Centennial Gala Concert Vignettes

Running from March until June 2015, vignettes illustrate the concepts behind the June 21 concert, and introduces its stars!

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Scott Henderson created a full-page ad for BMC’s June 21 Centennial Gala Concert, to run in the March 29 program for the Whatcom Symphony Orchestra concert. The gala is symbolized by a large treble clef encrusted with precious gems. Two of the most brilliant are sure to be sopranos Tracy Satterfield and Lindsey Nakatani.

Tracy blue diamondwill unite Richard Strauss’ “Serenade” (sung by a nightingale at twilight) with Rachmaninov’s “Sleep,” to produce a moment as fragile as a Fabergé egg. Lindsey will offer an inspired aria from Mozart’s “Shepherd King,” in which the theme is wreathed in melodic garlands for string quintet, flutes and violin obbligato (supplied by Roman Yearian, the concert’s most recent award laureate). Tracy’s songs too are made all the more magical by their accompaniments. Nancy Bussard suggested Cole Anderson as the perfect pianist (she has been a lifelong mentor to both artists), and he replied to Tracy, “I know both songs; they are two of my favorites.”

That’s been the story of this very special event. It’s a labor of love, created by BMC award recipients reaching across generations and continents to collaborate. Lindsay will interrupt her summer gig at Caramoor Music Festival for a flying visit; Roman will race back from Austin; Cole and his bride, pianist Siyuan Li, are stopping off on their way to engagements in China. To be continued.                             – Jack Frymire, March 2015.

vignette march 2015

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Our CeDonnellan, Joanne compntennial Gala concert on June 21st will open with an array of nine string players, drawn from elite BMC award winners over the years. Most are mid-career artists, who have flown in from around the country and beyond to honor the BMC and salute Joanne Donnellan, award winner in 1961 and still going strong. Their choice for an opener? The lush Prelude to Grieg’s “Holberg” Suite, which all but one of them learned at her knee.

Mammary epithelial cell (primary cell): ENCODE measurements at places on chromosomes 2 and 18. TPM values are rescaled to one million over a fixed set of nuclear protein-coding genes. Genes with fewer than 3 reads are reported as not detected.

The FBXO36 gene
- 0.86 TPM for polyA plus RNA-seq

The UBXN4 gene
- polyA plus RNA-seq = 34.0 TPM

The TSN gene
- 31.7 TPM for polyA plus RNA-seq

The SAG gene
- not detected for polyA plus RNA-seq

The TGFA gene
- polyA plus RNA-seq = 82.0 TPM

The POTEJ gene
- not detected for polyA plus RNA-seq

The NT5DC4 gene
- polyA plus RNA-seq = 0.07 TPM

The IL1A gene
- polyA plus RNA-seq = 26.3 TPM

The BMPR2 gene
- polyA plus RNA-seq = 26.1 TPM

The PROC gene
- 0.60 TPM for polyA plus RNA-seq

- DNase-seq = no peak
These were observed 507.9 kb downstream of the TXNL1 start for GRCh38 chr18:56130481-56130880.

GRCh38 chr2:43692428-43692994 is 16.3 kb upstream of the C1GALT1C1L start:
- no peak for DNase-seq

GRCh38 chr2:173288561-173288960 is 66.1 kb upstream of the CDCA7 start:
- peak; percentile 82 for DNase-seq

Diaz, AlbertWe call them the Centennial Strings, and they are the backbone of our concert, morphing into quartets and quintets to partner pianists and singers in a kaleidoscope of favorites and novelties. But they will reunite at the opening of the second half, for the “Battle of the Bands.” One quintet will challenge with the Tango from the movie “Scent of a Woman.” Then a “rival” quintet (including guitarist Albert Diaz) will reply with the famed Boccherini Fandango. After which both groups will join in for that catchy theme played in the captain’s cabin in “Master and Commander.” As an 18th-century wit remarked, “God would write Haydn—but He’d listen to Boccherini for pleasure!”

In addition to Joanne, the Centennial Strings include (top row) violinists Grant Donnellan, Lisa Toner, Roman Yearian; violists Jeffrey Carl Johnson, David Quiggle; (bottom row) cellists Nick Strobel, Jonathan Thomson, and bassist Douglas Johnson. Next month we’ll zoom in on two buddies from Ferndale, whose storied careers as viola virtuosos led them to Spain, and all over the world: David Quiggle and Jeffrey Carl Johnson.      – Jack Frymire, April 2015

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THE SHAPE OF THINGS TO COME ON JUNE 21st
A Centennial Gala needs to be more than just a string of solo turns. Our aim was to create a 90-minute tapestry of collaborations, falling into four thematic chapters:
The reunion of Joanne Donnellan’s far-flung brood of Ferndale professionals, the Centennial Strings. Violists Jeffrey Carl Johnson and David Quiggle encapsulate the lifelong closeness of this intrepid “Band of Brothers.” Both studied with the great Walter Trampler at New England Conservatory; both migrated to the Symphony Orchestra of Galicia in La Coruña, Spain; both tour with bandArt Chamber Orchestra of Madrid (though David is now on the faculty of Ithaca College Conservatory).